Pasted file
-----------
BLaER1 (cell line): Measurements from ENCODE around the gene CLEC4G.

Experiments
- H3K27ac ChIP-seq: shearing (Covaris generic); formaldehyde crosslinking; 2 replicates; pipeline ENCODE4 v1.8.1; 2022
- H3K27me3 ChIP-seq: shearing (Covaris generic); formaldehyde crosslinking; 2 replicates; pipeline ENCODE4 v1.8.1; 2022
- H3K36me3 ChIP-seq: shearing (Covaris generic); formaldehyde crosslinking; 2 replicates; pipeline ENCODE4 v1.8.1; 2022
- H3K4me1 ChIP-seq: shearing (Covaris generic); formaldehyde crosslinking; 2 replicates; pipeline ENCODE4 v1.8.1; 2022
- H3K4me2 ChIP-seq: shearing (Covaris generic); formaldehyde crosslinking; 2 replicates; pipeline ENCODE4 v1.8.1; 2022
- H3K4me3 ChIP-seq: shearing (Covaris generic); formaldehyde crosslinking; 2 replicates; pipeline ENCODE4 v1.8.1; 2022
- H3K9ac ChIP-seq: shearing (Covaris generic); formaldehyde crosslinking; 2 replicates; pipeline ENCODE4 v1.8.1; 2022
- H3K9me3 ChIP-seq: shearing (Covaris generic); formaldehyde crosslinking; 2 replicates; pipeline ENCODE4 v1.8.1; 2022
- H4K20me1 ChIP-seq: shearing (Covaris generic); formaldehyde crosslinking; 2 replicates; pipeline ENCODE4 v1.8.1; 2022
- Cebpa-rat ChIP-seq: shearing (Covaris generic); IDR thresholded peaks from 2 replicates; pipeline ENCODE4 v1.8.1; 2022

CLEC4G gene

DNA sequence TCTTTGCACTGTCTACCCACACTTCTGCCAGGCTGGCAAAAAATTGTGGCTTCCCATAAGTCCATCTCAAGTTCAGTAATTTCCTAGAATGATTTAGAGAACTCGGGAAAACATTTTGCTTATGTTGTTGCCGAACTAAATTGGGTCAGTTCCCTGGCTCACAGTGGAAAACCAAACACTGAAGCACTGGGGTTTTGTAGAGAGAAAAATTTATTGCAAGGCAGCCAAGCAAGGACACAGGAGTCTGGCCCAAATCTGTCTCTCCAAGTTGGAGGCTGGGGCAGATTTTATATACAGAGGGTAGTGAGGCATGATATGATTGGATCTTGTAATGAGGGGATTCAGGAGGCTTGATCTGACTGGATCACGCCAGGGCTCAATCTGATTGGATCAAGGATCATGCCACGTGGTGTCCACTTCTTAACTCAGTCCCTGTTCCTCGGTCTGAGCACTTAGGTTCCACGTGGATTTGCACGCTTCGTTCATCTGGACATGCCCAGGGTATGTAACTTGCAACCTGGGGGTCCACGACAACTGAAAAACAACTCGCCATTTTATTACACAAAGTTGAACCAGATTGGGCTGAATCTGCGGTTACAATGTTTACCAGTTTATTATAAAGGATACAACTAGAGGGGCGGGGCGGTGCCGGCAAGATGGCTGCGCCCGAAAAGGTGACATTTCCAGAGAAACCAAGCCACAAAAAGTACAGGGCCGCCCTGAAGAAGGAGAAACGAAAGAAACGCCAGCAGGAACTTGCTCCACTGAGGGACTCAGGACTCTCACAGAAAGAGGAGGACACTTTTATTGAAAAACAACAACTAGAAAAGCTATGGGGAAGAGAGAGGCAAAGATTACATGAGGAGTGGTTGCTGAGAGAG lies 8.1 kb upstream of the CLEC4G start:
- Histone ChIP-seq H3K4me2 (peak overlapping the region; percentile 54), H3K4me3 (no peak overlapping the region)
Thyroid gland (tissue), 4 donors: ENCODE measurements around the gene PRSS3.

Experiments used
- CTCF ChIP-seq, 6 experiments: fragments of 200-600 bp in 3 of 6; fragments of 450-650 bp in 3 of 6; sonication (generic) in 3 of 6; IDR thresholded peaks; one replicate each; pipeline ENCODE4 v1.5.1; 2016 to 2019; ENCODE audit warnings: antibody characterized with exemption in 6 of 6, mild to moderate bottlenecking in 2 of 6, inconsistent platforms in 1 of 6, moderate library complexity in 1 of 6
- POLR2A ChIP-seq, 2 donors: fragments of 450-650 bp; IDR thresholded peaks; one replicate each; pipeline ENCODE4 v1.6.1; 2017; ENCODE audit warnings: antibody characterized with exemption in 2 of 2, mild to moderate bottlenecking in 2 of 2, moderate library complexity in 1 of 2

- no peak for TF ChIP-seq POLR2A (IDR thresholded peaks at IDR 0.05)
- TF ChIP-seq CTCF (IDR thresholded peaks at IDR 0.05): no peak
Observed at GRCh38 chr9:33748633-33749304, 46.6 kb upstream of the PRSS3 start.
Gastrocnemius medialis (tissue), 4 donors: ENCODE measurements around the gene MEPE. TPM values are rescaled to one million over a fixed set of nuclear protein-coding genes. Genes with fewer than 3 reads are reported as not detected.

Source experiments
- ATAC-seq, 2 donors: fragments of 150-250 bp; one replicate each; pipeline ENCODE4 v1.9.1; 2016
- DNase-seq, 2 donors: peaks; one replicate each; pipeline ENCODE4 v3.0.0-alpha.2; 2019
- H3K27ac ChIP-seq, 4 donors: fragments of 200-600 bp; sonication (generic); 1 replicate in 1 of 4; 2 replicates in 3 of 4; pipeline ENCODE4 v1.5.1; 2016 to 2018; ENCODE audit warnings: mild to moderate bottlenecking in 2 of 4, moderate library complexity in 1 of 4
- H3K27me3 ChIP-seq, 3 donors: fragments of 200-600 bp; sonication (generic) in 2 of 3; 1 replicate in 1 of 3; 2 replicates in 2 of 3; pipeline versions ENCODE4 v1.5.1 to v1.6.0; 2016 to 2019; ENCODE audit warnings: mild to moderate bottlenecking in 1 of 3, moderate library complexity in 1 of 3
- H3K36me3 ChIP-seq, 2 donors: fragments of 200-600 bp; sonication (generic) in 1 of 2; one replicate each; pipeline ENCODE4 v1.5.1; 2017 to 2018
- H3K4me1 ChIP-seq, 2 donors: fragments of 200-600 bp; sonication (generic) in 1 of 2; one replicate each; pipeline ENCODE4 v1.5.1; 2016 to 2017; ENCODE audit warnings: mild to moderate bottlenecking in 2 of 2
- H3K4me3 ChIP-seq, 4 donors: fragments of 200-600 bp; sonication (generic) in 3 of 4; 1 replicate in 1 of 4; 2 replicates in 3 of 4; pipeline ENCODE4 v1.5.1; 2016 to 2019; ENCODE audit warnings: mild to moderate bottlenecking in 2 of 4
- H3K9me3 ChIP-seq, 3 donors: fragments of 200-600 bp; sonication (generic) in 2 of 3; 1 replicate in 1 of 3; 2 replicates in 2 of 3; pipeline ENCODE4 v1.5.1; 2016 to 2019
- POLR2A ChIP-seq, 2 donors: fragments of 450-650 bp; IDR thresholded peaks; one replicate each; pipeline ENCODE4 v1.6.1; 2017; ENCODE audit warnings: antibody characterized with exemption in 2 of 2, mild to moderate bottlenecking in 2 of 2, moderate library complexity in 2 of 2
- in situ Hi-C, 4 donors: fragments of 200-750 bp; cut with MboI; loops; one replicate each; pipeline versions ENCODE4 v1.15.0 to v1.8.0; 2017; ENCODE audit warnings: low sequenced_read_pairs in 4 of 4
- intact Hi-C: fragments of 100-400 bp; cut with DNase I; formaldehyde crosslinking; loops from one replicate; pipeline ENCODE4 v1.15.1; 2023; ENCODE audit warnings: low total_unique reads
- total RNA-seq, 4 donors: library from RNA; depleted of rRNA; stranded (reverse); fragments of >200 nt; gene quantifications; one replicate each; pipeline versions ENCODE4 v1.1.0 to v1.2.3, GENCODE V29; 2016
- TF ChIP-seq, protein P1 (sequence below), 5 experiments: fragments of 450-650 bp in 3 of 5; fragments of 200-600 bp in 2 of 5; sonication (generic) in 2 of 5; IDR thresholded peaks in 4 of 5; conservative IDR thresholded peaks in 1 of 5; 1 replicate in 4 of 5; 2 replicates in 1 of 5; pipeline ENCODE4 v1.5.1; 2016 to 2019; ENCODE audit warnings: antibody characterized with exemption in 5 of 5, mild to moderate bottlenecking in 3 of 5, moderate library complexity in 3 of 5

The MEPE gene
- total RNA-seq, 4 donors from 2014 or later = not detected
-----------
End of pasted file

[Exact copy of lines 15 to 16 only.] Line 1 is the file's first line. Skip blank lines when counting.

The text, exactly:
- Histone ChIP-seq H3K4me2 (peak overlapping the region; percentile 54), H3K4me3 (no peak overlapping the region)
Thyroid gland (tissue), 4 donors: ENCODE measurements around the gene PRSS3.